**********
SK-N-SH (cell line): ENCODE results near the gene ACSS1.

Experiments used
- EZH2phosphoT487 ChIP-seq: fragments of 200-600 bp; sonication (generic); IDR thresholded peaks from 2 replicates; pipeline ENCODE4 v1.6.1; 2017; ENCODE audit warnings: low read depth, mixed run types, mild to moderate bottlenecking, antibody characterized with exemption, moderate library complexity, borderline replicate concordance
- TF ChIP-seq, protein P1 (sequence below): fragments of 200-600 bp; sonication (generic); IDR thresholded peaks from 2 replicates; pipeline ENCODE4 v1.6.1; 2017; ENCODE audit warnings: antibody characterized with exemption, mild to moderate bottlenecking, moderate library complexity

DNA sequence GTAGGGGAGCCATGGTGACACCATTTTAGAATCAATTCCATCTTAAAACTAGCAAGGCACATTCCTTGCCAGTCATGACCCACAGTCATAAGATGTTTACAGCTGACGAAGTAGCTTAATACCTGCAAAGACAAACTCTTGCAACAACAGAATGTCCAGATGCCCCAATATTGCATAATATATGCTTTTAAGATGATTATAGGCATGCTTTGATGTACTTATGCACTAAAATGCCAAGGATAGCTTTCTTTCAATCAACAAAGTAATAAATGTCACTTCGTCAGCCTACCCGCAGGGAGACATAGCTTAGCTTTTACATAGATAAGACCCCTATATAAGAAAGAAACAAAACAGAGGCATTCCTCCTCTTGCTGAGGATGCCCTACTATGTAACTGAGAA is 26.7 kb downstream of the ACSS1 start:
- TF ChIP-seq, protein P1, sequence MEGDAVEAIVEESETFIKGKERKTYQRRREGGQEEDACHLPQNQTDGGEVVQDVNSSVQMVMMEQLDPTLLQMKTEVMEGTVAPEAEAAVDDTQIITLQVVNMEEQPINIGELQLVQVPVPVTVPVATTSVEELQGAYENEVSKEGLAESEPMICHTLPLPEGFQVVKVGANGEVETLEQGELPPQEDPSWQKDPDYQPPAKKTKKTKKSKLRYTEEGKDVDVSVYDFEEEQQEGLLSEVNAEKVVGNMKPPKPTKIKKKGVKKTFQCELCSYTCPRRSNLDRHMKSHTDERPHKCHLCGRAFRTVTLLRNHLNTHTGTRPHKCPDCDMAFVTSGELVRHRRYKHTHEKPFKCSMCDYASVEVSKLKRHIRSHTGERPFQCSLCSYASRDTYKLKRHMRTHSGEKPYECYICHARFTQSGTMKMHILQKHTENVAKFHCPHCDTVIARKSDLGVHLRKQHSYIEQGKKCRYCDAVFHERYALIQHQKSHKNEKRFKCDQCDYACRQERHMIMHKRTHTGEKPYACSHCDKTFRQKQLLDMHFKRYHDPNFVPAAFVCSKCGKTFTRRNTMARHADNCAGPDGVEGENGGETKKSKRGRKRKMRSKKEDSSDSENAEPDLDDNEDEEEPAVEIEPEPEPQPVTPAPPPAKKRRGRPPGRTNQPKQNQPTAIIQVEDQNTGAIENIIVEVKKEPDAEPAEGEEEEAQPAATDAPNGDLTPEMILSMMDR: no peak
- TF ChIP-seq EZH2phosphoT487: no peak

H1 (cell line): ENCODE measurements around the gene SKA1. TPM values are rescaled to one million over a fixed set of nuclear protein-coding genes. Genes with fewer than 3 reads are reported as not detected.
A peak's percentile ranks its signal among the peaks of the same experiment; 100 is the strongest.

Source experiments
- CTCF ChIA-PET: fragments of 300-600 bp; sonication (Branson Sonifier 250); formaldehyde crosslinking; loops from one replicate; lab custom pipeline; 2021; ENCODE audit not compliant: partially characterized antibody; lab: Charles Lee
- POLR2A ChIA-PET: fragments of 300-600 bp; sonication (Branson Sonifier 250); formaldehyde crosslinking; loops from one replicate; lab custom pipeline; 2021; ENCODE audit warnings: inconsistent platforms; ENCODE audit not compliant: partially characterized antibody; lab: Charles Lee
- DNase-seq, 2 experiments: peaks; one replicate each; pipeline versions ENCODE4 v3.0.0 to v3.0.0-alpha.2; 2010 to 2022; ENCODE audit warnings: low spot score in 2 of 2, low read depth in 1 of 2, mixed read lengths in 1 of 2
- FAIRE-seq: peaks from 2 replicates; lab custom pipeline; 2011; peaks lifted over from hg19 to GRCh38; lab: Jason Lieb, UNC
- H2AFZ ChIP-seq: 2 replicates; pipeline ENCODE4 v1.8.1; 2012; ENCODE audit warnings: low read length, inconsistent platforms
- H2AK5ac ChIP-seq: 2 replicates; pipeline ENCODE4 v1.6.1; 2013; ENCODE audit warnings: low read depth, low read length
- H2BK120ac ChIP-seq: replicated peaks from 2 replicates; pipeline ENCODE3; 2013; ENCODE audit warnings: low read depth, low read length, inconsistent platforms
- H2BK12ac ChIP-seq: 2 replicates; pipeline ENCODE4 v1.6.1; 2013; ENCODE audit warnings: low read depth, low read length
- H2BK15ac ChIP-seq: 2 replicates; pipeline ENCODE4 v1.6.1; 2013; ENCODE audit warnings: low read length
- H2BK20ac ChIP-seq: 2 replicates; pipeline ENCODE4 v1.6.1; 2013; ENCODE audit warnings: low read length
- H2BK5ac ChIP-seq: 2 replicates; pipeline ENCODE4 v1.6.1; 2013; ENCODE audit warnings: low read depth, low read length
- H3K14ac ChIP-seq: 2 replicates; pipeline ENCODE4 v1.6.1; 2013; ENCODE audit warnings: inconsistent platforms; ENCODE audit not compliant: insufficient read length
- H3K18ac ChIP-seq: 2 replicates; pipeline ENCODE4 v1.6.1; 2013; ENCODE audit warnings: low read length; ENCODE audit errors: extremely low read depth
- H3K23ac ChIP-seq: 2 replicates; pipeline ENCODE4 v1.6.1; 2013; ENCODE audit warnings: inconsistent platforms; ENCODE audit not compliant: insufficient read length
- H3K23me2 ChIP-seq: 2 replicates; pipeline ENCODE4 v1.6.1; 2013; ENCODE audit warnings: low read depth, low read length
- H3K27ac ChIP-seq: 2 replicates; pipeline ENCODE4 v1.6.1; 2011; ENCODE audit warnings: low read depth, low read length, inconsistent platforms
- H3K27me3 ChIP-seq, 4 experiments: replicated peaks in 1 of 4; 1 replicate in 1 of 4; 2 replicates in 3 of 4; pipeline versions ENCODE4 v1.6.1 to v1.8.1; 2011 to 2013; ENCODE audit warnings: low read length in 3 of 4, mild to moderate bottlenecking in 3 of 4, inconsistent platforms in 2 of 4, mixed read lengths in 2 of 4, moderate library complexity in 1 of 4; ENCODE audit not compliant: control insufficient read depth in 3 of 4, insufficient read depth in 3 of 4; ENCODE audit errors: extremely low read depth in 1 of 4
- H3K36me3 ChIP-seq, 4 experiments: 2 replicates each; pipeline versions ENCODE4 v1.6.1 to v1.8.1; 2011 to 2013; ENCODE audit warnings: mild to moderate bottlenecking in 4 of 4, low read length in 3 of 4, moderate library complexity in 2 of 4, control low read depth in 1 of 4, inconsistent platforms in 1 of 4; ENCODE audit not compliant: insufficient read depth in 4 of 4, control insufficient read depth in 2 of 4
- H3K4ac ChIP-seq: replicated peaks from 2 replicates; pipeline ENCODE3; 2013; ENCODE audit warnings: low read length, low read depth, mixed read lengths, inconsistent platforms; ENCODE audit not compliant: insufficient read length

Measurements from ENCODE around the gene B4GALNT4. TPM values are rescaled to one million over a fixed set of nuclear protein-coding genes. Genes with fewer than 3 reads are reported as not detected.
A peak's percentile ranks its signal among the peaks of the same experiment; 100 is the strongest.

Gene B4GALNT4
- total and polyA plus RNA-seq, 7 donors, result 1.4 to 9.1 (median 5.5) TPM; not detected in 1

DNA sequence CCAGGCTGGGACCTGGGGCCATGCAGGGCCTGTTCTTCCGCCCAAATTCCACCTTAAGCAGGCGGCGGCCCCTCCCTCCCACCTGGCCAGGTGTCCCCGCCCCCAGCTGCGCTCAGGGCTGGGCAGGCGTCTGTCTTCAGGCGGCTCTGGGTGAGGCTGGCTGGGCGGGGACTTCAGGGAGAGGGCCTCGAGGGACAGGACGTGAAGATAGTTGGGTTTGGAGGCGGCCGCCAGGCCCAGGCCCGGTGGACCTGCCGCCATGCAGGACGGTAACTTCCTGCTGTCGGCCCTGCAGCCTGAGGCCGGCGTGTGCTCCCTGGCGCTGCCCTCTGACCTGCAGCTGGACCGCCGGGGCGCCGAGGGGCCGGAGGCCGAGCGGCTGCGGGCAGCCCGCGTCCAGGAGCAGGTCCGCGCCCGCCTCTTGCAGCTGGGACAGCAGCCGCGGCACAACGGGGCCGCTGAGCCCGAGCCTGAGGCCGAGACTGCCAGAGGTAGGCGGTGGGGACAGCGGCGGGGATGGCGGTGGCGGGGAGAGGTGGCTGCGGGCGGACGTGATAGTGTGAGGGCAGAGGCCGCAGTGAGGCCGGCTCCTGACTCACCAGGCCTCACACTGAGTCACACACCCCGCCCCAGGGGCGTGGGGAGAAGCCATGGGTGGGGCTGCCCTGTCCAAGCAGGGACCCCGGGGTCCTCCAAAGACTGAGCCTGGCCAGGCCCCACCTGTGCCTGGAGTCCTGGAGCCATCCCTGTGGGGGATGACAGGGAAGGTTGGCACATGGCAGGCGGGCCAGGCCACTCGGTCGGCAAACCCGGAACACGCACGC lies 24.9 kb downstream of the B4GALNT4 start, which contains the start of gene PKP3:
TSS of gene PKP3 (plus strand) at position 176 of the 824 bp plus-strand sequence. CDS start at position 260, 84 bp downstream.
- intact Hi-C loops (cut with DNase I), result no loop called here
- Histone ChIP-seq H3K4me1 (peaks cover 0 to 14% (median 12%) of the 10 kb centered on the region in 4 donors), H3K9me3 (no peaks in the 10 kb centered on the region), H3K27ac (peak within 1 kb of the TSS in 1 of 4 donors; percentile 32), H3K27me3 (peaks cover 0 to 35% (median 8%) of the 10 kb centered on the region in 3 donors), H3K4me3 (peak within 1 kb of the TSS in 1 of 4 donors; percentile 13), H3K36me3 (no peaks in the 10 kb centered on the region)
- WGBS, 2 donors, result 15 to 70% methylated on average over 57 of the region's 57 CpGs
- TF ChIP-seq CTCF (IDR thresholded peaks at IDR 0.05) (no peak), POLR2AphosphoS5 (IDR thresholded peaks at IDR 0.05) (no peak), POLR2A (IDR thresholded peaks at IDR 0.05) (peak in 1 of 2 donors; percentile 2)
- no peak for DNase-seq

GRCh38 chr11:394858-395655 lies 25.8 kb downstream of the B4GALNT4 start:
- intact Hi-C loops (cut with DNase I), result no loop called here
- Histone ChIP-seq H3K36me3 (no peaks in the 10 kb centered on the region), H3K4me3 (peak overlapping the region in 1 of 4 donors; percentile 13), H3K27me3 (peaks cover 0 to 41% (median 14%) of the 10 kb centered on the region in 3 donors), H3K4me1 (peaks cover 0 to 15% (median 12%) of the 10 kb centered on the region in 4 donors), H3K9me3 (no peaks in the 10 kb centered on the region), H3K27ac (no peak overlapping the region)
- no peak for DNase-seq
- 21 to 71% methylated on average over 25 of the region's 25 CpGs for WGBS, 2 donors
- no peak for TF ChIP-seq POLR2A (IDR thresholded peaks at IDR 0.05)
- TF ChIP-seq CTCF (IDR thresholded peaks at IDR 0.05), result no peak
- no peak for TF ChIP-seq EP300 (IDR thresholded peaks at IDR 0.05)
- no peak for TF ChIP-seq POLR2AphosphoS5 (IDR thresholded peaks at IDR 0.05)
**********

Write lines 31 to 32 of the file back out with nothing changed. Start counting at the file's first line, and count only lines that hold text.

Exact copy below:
A peak's percentile ranks its signal among the peaks of the same experiment; 100 is the strongest.

Gene B4GALNT4